Tuna Tiradito with Ají Amarillo Leche de Tigre

Tiradito is a raw fish preparation similar to ceviche that features sashimi-style cuts topped with an acidic, flavorful sauce right before serving. It’s a style of ceviche that’s arisen thanks to the presence of Japanese immigrants in Peru, who have influenced Peruvian cuisine over the centuries. In this version, raw sashimi-grade tuna is draped in a sauce of lemon juice, orange juice, chiles, and ají amarillo chiles—they give the sauce its brilliant color and are about twice as hot as jalapeños. If you can’t track down canned or jarred ají amarillo chiles at your local Latin market, prepared ají amarillo paste (located in the international foods aisle at most supermarkets) will work in a pinch. Serve this flavorful dish with blue potato chips for a bold pop of crunch and color.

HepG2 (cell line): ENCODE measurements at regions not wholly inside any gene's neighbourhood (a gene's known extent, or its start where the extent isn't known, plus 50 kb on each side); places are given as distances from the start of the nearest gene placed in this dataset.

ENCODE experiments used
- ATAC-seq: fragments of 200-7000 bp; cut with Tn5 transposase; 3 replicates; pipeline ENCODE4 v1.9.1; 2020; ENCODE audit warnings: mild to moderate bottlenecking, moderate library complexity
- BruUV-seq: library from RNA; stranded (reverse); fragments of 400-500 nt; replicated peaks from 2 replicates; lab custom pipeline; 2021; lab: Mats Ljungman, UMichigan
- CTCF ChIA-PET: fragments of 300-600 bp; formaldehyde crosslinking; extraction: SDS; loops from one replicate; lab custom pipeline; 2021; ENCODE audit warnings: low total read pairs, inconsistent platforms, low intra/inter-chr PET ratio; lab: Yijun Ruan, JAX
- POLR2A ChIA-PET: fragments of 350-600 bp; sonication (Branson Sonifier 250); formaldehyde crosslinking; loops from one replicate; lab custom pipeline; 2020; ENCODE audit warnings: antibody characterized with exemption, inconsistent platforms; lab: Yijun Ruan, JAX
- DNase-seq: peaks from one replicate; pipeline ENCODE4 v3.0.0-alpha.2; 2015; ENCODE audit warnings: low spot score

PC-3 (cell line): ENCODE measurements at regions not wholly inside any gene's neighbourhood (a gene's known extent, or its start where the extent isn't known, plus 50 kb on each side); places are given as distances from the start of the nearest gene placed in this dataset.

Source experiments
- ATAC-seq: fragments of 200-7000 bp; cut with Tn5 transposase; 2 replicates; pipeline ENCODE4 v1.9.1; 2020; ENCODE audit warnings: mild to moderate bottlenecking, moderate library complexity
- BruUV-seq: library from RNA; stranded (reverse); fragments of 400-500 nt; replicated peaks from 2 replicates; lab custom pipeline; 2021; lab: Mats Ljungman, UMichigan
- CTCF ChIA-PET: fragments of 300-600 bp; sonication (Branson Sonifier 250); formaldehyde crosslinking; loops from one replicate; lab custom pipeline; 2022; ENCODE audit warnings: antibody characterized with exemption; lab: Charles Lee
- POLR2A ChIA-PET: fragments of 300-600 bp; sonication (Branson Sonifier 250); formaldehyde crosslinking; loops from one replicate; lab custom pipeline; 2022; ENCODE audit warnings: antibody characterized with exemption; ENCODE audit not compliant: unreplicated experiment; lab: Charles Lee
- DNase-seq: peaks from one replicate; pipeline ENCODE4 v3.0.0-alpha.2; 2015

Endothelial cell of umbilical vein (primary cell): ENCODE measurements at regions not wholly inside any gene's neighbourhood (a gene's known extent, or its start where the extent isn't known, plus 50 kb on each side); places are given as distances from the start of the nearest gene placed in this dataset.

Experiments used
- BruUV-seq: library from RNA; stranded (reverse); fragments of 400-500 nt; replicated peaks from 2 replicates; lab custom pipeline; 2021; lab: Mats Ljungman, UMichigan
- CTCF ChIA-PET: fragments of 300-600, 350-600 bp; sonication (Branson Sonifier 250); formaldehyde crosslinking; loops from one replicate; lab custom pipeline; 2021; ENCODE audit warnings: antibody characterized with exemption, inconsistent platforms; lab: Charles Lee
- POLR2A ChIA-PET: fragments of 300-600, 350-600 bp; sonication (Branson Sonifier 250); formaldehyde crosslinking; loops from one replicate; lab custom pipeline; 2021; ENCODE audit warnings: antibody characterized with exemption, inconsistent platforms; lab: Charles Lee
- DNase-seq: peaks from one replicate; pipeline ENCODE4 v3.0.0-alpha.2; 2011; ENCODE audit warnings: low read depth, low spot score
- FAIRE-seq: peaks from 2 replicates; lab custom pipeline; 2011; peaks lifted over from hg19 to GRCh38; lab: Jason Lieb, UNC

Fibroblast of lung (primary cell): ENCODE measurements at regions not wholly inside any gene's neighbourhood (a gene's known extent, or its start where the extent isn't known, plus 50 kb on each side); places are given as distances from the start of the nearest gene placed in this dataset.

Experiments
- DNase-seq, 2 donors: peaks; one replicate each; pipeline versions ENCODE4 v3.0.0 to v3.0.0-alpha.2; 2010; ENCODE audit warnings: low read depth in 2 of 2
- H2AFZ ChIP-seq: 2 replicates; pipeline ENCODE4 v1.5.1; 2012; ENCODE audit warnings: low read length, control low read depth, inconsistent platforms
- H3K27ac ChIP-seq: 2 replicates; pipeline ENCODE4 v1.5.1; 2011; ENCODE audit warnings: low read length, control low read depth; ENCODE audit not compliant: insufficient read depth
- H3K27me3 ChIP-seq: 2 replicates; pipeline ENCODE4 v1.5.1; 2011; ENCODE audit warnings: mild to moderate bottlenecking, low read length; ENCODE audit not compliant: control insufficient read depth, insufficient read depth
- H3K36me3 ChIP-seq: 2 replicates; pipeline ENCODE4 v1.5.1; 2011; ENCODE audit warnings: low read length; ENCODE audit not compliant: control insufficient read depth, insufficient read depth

Tuna Tiradito with Aji Amarillo Leche de Tigre
Photo: Greg DuPree
Total Time:
25 mins


  • 4 canned or jarred ají amarillo chiles (about 4 ounces), peeled, seeded, and deveined, or 1/4 cup ají amarillo paste

  • 1/4 cup fresh lemon juice

  • 1/4 cup fresh orange juice

  • 3/4 teaspoon fine sea salt, plus more

  • 1/4 teaspoon minced fresh garlic

  • 1/4 teaspoon minced peeled fresh ginger

  • 1/2 cup olive oil

  • 1 1/4 pounds sushi-grade tuna, cut into 2- x 1- x 1/4-inch-thick slices (about 48 slices)

  • 48 medium-size blue potato chips (such as Terra Blues)

  • 1/4 cup chopped salted dry-roasted peanuts

  • 1 teaspoon toasted sesame seeds

  • 1/4 cup sliced scallions


  1. Place chiles, lemon juice, orange juice, salt, garlic, and ginger in a blender; process until smooth, about 45 seconds. With blender running, slowly add oil in a thin, steady stream until sauce thickens or emulsifies, about 30 seconds.

  2. Place tuna slices in a single layer on a large rimmed platter. Pour sauce over tuna. Sprinkle with chips, peanuts, sesame seeds, and scallions. If desired, sprinkle with additional salt to taste.

Suggested Pairing

Zesty, tart Albariño.

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